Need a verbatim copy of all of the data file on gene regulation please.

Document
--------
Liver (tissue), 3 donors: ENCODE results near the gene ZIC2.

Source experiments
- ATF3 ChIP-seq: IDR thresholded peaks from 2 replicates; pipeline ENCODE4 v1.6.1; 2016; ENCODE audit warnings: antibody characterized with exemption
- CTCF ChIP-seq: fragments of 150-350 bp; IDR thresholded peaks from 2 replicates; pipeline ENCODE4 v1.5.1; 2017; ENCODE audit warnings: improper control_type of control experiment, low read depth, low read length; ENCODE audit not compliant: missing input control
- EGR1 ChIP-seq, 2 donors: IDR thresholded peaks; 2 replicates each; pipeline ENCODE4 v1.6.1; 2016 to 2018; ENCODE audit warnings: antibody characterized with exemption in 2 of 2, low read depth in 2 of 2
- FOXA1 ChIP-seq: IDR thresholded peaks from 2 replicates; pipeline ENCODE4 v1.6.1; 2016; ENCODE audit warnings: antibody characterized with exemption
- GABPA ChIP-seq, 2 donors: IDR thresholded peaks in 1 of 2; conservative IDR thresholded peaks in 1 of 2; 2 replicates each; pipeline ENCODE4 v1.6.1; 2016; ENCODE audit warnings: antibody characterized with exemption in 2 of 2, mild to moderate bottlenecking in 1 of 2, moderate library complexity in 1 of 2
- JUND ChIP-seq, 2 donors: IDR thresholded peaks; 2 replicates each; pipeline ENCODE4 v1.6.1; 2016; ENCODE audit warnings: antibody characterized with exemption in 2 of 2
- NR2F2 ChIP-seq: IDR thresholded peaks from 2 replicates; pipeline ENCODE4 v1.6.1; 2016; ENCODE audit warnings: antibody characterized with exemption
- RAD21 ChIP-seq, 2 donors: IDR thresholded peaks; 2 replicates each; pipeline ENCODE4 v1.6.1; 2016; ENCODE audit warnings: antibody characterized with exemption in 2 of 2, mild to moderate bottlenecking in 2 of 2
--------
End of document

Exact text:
Liver (tissue), 3 donors: ENCODE results near the gene ZIC2.

Source experiments
- ATF3 ChIP-seq: IDR thresholded peaks from 2 replicates; pipeline ENCODE4 v1.6.1; 2016; ENCODE audit warnings: antibody characterized with exemption
- CTCF ChIP-seq: fragments of 150-350 bp; IDR thresholded peaks from 2 replicates; pipeline ENCODE4 v1.5.1; 2017; ENCODE audit warnings: improper control_type of control experiment, low read depth, low read length; ENCODE audit not compliant: missing input control
- EGR1 ChIP-seq, 2 donors: IDR thresholded peaks; 2 replicates each; pipeline ENCODE4 v1.6.1; 2016 to 2018; ENCODE audit warnings: antibody characterized with exemption in 2 of 2, low read depth in 2 of 2
- FOXA1 ChIP-seq: IDR thresholded peaks from 2 replicates; pipeline ENCODE4 v1.6.1; 2016; ENCODE audit warnings: antibody characterized with exemption
- GABPA ChIP-seq, 2 donors: IDR thresholded peaks in 1 of 2; conservative IDR thresholded peaks in 1 of 2; 2 replicates each; pipeline ENCODE4 v1.6.1; 2016; ENCODE audit warnings: antibody characterized with exemption in 2 of 2, mild to moderate bottlenecking in 1 of 2, moderate library complexity in 1 of 2
- JUND ChIP-seq, 2 donors: IDR thresholded peaks; 2 replicates each; pipeline ENCODE4 v1.6.1; 2016; ENCODE audit warnings: antibody characterized with exemption in 2 of 2
- NR2F2 ChIP-seq: IDR thresholded peaks from 2 replicates; pipeline ENCODE4 v1.6.1; 2016; ENCODE audit warnings: antibody characterized with exemption
- RAD21 ChIP-seq, 2 donors: IDR thresholded peaks; 2 replicates each; pipeline ENCODE4 v1.6.1; 2016; ENCODE audit warnings: antibody characterized with exemption in 2 of 2, mild to moderate bottlenecking in 2 of 2